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Often a great photo relies on a combination of factors coming together to produce the final result. On a few rare occasions, all of these elements present themselves in perfect harmony by chance. However, the majority of the time as a photographer, you have to research, plan, and put a lot of effort into capturing a photograph that has these elements in it.
Arguably the most important element of the photo is the subject itself (i.e. what you are photographing). A great photo can sometimes work if it isn’t technically perfect, but rarely works if the subject isn’t interesting enough to capture the viewer’s attention. You need to train yourself to be able to see those unique opportunities where a subject can offer the basis of a great photo, and then be willing to do whatever it takes to make it the best it can be (within the law). It takes practice, but in time you will begin to immediately see opportunities everywhere.
A great subject only works as a great photo, if it is composed in order to make the most of what you are seeing. Too much dead space and the subject is lost. Too close and the viewer may miss the surroundings which are imperative to the photo. The key is to take your time, and really think about the composition and how to make the most of the scene. Obviously, there will be times where you may be encounter fleeting moments, to which you need to react quickly – but the more practice you have, the quicker you will become.
Whatever you are photographing, whether that is indoors or outdoors, lighting is key to capturing a great photo. You need to think about how to either utilize the natural light if outdoors, or artificial light if indoors. For example, if you’re using natural light, at different times of the day the light will look completely different and give your photos a different look and feel. But, you also need to consider the direction of the light because, again, that will have a huge impact of how your photo will look. If you are working indoors or in a studio, this may require that you set up lighting, or manipulate the available light using things like reflectors or a flash.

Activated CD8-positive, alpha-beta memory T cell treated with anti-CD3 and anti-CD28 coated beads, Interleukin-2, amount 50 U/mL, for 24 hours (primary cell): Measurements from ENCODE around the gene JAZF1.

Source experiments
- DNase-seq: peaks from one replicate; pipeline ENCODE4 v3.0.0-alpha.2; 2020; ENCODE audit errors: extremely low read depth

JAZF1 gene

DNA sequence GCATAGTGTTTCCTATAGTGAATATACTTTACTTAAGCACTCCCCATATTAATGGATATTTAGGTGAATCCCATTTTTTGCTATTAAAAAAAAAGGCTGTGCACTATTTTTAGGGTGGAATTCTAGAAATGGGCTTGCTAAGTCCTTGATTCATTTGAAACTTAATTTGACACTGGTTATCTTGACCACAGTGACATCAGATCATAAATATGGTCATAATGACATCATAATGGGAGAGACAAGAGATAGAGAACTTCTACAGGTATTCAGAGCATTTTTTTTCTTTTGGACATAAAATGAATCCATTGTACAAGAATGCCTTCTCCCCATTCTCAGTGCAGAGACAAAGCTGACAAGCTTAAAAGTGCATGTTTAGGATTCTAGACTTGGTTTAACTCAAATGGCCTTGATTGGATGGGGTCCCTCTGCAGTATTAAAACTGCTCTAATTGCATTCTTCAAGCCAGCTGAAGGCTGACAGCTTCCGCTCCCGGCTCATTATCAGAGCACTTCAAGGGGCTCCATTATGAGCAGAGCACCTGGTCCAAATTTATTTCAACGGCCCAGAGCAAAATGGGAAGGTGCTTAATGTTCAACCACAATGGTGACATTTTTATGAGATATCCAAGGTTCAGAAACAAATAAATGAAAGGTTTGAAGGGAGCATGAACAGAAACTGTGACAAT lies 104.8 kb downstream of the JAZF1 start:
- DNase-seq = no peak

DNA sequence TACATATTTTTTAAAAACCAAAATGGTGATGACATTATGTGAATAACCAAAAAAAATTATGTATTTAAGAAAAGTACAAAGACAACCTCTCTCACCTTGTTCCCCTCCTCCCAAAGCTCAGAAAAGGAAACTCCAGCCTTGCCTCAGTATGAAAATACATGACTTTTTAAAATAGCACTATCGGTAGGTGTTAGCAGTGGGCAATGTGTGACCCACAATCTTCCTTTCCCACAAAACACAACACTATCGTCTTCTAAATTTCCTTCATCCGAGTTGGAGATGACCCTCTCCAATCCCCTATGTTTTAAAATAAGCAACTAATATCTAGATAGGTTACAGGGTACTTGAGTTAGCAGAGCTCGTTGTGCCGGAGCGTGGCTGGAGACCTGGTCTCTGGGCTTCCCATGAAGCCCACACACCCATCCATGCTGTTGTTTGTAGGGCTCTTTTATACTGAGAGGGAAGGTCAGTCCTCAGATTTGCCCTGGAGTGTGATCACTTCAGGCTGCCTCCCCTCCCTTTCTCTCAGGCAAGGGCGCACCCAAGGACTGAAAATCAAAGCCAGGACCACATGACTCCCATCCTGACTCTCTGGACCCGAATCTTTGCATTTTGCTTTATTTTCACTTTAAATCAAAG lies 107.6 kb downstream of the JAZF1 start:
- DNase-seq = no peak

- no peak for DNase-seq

It is no good having a great subject that is composed well and beautifully lit, but blurred or out of focus. So, to capture great photos, you also need to master the technical elements of photography, such as focusing, depth or field, shutter speed, and so on. This part comes down to learning, and sufficient practice so that it becomes second nature to you. In addition to ensuring your photos are technically correct, it also allows you to have more creative control over the final outcome. For example, using a slower shutter speed to capture movement will give your photo a different look and feel, than freezing the action by using a fast shutter speed.
With photography becoming more and more mainstream, we are all becoming more used to seeing different places and subjects, so to really ‘wow’ people with photos, you need to show them something unique and different to what they have already seen. This could be everything from lighting or composition to actually showing a different perspective of something people have seen before. The key is to not be afraid to take risks with the photo. So, next time you are taking a photo, stop and think about how you can make it look different to what already exists.
Great photos are not easy to come by, but the great thing about photography is that the more you practice you have and by training yourself in the different aspects above, the better and quicker you will become to seeing and implementing the different elements needed.
Can you think of anything else? Share your tips below.